• 2 Videos
  • Resume
  • Skills Section
  • Agent Pitch Notes

Videos are a big part of our pitching process.

IMPORTANT: Our goal is to have everyone online by November 15, 2009. This is not something that can be put off. Saving 85.00 will cost you a possible booking.

Please bring in your payment of $85.00 and materials this week to secure your profile by November 15.

  • Video 1. 30 seconds; find something that you know YOU would advertise. (Sincere, Friendly, Personality.)
  • Video 2. 30 Seconds (Over the top, funny, lots of personality)
  • Do not use props, hair & make should be done, pressed clothing.

You can do this yourself or to assist you in this process we will be video taping this week only. One of our amazing interns will be happy to video tape you, edit and forward to the programmer.

Forward your videos to [email address]. Send in payment by check, bring it to taping or pay by credit card by calling our office. This is a tax deductible item.

You have our full commitment to your career, we need yours.

Sincerely,
[agents]

Wow. Just… wow.

A part of me wants to go line-by-line with this agent’s email and explain how it’s not the clients’ job to offset the agency’s cost of doing business, should the agents who run the place choose to do something that sets them apart among the pack (like launching a website to showcase their talent roster to the masses), how there are actually thousands fewer actors competing lately (because the economy has driven many of those who had been pursuing acting into any other field, where there’s some security), and how there is no way in hell it costs $85 per actor to maintain even the most sophisticated website filled with reels and headshots and such. But really, all of that should be obvious to anyone with a brain cell and without an emotional stake in the status of the relationship.

What’s important to note here is that people are scared. They are facing an economic situation that makes them terrified. And they’re running out of ideas for how to stay afloat in this industry. Agents are being told they will no longer earn a salary and can only work on commission, even at the bigger agencies. Partners are leaving and launching management and production entities so that they can make money on both sides of the projects and people they’re working with, without having the state-mandated cap on their commission level. People are selling more makeup and vitamin water and diet juices and custom cards and memberships in whatever than ever before, to keep their creative dreams financed. I get it. It’s a time when survivors are finding ways to cut it, wannabes are finding a way out of the business, and those in between are desperately clinging to anything they can do to try and keep their business model going without having to do something truly innovative. Or something tough. Like earning an honest buck somewhere.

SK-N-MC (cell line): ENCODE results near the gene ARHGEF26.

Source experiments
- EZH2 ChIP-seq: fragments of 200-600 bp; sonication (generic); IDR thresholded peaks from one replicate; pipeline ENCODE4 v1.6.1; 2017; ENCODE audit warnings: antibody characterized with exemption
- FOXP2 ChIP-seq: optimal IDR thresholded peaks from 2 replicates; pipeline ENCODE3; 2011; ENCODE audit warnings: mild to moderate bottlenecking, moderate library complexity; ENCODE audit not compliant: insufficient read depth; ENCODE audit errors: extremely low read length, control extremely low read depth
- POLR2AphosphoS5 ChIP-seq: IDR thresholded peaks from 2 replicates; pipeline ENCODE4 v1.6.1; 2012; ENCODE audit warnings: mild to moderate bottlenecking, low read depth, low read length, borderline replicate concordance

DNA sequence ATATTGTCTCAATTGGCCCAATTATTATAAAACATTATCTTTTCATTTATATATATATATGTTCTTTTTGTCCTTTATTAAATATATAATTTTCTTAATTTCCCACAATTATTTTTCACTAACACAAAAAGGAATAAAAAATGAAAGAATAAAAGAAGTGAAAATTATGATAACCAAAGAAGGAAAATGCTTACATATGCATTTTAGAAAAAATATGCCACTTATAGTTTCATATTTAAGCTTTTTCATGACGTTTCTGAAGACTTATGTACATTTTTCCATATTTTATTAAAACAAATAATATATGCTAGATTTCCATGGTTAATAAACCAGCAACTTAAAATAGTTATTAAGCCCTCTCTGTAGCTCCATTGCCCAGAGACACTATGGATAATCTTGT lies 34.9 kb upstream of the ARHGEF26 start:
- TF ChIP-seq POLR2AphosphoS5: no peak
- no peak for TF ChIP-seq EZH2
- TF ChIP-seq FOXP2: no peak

That’s what we’re seeing here. This is an agency that doesn’t want to have to lay off employees, doesn’t want to have to cut expenses any more than they probably already have in the past two years, and doesn’t want to shut its doors entirely. So, they’re reaching out to their clients to try and get them to cover the expenses related to doing business. I can tell you right now, no one in casting is going to start seeking out agency-run websites to shop for talent at the level this agency represents. Nor is anyone in production. Nor at ad agencies. Nope. Never gonna happen.